It’s a simple fact of life, energy bills are going to be higher in the winter as people all over the world heat their homes to stay warm. For researchers at Cornell University in chilly Ithaca, New York, this means keeping the heat on six months a year! Now, a team at the school says they have just what they need to make their own renewable energy and reduce their carbon footprint too. Their study finds the answer to their problem is cow manure, and that’s no bull.
Study authors are developing a system which extracts energy from a cow’s droppings, which they say can meet the peak demand for heat during the frigid winter months. So how many cows does it take to heat a 2,300-acre campus? The study finds manure from 619 cows could fully power this process and heat Cornell’s 260-plus buildings.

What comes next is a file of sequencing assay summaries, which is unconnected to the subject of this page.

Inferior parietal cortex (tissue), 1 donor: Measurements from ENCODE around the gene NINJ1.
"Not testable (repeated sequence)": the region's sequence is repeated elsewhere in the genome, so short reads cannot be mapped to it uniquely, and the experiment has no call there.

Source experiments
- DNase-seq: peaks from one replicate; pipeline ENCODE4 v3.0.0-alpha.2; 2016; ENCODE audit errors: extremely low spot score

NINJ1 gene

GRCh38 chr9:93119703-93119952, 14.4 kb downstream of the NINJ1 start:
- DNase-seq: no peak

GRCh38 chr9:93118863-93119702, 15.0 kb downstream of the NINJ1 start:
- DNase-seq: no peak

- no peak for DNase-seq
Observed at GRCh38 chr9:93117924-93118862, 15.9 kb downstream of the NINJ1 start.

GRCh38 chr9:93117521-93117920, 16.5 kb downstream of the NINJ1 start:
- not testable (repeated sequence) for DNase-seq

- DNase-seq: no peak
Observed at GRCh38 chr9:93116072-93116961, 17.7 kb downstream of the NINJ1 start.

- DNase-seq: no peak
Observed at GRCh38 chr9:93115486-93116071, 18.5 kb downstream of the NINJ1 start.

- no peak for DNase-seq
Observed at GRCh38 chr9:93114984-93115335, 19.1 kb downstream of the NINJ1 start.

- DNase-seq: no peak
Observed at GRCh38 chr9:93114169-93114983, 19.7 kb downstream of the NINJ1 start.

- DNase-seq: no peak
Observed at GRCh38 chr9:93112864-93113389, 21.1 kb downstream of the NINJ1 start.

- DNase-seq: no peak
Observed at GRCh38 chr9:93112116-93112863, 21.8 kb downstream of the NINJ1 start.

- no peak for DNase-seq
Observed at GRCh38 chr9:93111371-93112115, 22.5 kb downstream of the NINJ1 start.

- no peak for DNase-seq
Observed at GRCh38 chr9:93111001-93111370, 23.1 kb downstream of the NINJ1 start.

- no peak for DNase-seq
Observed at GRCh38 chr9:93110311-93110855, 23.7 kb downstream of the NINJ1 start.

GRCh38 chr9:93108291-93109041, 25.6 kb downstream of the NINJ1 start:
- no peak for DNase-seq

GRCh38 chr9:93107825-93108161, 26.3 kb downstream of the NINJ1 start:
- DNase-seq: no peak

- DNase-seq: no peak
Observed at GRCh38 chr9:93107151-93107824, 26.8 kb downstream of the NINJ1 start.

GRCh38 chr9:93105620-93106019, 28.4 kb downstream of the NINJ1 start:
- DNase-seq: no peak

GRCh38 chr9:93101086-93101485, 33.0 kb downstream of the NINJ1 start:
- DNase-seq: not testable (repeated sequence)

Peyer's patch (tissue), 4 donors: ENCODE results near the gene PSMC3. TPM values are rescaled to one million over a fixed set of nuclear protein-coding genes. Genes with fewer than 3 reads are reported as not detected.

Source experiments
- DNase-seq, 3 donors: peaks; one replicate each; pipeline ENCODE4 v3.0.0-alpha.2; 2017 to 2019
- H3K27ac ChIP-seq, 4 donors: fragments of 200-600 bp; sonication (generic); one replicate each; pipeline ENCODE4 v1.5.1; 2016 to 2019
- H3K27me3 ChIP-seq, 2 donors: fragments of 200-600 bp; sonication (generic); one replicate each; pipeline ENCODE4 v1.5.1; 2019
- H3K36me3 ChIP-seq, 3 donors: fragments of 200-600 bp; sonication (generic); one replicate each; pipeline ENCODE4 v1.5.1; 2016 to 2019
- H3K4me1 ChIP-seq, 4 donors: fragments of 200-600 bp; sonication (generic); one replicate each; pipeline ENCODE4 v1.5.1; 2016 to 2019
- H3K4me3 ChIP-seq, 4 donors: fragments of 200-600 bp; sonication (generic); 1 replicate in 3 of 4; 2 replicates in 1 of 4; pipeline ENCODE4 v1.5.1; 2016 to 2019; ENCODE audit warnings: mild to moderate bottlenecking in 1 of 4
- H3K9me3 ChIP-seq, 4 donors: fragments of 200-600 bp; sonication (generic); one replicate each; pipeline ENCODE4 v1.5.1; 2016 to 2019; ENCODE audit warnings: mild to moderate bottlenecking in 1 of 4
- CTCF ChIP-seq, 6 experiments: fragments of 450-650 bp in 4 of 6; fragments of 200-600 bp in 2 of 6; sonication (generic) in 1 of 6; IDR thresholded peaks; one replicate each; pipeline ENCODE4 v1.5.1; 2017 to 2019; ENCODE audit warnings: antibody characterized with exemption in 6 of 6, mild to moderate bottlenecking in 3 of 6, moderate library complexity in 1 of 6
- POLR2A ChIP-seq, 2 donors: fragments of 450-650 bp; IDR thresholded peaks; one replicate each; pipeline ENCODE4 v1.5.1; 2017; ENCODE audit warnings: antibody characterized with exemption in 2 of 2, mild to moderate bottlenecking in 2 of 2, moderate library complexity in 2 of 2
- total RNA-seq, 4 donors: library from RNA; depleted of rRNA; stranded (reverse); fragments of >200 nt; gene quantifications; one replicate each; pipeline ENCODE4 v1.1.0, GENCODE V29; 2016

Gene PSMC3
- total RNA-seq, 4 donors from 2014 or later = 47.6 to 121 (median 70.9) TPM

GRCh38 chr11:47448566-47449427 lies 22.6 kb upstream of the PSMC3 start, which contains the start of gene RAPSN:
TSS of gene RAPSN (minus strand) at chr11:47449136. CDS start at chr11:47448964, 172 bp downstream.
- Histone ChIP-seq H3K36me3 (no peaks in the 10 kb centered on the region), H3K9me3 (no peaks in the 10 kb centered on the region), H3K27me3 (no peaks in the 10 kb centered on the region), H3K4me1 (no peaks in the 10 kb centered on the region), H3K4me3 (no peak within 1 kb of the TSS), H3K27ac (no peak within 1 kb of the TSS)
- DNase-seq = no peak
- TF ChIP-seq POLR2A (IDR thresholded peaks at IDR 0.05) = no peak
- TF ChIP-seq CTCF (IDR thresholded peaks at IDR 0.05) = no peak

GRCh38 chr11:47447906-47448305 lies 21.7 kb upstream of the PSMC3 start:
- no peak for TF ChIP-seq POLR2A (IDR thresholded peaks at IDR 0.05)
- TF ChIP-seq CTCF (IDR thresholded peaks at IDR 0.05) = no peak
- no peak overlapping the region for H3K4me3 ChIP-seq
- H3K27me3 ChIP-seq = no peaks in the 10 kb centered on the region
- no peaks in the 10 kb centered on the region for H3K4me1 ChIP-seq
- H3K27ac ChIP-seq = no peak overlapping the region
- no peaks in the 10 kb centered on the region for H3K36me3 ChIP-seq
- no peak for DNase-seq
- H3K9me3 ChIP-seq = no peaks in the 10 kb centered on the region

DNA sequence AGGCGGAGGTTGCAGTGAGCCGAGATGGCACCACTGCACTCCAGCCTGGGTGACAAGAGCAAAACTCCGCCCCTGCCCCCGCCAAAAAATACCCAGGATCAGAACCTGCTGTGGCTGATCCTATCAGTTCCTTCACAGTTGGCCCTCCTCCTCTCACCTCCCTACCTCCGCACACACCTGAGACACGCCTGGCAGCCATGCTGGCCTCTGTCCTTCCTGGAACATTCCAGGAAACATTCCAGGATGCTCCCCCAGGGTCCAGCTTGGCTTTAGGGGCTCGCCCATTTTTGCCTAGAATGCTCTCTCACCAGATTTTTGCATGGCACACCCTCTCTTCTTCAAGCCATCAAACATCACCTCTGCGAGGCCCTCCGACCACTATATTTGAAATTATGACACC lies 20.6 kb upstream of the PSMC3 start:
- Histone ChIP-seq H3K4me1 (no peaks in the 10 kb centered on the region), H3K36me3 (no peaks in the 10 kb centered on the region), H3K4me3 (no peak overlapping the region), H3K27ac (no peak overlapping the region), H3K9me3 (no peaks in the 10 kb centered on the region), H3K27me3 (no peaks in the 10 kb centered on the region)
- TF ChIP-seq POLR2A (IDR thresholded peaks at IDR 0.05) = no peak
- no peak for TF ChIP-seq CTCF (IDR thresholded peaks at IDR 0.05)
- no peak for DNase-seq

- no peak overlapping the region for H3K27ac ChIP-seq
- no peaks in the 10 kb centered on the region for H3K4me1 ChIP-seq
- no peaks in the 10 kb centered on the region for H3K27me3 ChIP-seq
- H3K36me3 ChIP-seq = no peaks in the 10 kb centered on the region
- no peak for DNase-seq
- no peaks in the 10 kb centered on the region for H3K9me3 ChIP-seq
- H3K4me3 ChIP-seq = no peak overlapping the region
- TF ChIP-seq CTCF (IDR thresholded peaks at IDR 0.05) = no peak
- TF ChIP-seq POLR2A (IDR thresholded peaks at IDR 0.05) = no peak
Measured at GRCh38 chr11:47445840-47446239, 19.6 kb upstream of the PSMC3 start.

The university’s dairy farms are already home to 600 cows. Officials there are also working to reduce the school’s carbon footprint by 100 percent by the year 2035. Another project trying to meet the heating demand — by providing heat from water extracted from deep underground — is being called too “economically unattractive” to work. In simple terms, digging for hot water is too expensive.
Researchers working on the cattle project say a three-stage process can convert dung into methane and other renewable products. First, the cow manure is biologically digested with microbes to create biogas — a mix of carbon dioxide and methane.
Next, the digested dung is transformed into a biocrude oil and a substance called hydrochar, which is a good soil additive. Finally, carbon dioxide created by the first step is combined with hydrogen gas to biologically produce renewable natural gas (RNG).